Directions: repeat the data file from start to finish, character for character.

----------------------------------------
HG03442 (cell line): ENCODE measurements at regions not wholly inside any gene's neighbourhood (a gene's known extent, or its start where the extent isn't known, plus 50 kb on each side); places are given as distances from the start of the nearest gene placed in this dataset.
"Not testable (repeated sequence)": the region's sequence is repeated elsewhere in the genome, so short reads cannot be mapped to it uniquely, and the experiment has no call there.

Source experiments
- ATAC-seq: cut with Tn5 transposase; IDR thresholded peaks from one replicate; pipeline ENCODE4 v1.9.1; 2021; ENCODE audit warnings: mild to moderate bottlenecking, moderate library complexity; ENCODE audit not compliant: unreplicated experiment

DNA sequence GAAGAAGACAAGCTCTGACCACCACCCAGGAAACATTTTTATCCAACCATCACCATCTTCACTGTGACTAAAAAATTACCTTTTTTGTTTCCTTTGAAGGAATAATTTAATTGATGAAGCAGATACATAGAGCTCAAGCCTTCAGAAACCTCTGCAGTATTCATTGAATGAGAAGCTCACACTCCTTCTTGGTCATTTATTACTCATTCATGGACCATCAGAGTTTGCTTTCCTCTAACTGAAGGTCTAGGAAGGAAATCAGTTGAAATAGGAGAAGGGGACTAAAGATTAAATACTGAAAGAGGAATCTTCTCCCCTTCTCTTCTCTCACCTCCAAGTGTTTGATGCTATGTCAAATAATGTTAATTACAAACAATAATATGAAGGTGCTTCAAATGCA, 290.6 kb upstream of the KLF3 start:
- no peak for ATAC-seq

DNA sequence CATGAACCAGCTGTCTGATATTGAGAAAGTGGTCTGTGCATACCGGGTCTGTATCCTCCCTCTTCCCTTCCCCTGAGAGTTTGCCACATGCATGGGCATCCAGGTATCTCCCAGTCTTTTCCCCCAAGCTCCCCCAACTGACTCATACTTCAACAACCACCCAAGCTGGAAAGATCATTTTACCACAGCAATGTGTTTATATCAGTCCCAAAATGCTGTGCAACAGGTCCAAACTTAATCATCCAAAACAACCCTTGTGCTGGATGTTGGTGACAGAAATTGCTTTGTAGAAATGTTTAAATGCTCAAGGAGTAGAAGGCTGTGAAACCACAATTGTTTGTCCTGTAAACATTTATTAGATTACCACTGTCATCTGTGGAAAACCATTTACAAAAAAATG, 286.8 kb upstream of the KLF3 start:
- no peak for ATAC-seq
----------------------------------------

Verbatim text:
HG03442 (cell line): ENCODE measurements at regions not wholly inside any gene's neighbourhood (a gene's known extent, or its start where the extent isn't known, plus 50 kb on each side); places are given as distances from the start of the nearest gene placed in this dataset.
"Not testable (repeated sequence)": the region's sequence is repeated elsewhere in the genome, so short reads cannot be mapped to it uniquely, and the experiment has no call there.

Source experiments
- ATAC-seq: cut with Tn5 transposase; IDR thresholded peaks from one replicate; pipeline ENCODE4 v1.9.1; 2021; ENCODE audit warnings: mild to moderate bottlenecking, moderate library complexity; ENCODE audit not compliant: unreplicated experiment

DNA sequence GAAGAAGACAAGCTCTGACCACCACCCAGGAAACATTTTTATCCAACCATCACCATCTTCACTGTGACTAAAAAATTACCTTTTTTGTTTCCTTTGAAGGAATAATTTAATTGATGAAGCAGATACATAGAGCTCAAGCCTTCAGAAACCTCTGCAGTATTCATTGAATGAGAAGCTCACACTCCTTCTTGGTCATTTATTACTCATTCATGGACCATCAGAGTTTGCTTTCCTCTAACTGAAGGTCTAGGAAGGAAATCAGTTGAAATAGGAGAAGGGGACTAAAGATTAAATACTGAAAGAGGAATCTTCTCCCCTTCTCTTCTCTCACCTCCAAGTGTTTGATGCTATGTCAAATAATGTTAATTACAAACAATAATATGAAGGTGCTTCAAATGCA, 290.6 kb upstream of the KLF3 start:
- no peak for ATAC-seq

DNA sequence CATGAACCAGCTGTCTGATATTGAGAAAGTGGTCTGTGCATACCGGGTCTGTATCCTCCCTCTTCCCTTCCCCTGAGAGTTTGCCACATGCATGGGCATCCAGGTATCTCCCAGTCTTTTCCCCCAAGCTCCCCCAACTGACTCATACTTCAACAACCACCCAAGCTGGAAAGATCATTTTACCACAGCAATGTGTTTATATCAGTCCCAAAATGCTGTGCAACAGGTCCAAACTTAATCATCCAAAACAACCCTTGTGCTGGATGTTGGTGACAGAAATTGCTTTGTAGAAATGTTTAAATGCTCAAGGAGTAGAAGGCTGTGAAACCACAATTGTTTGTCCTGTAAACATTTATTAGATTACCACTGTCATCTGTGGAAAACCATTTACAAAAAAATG, 286.8 kb upstream of the KLF3 start:
- no peak for ATAC-seq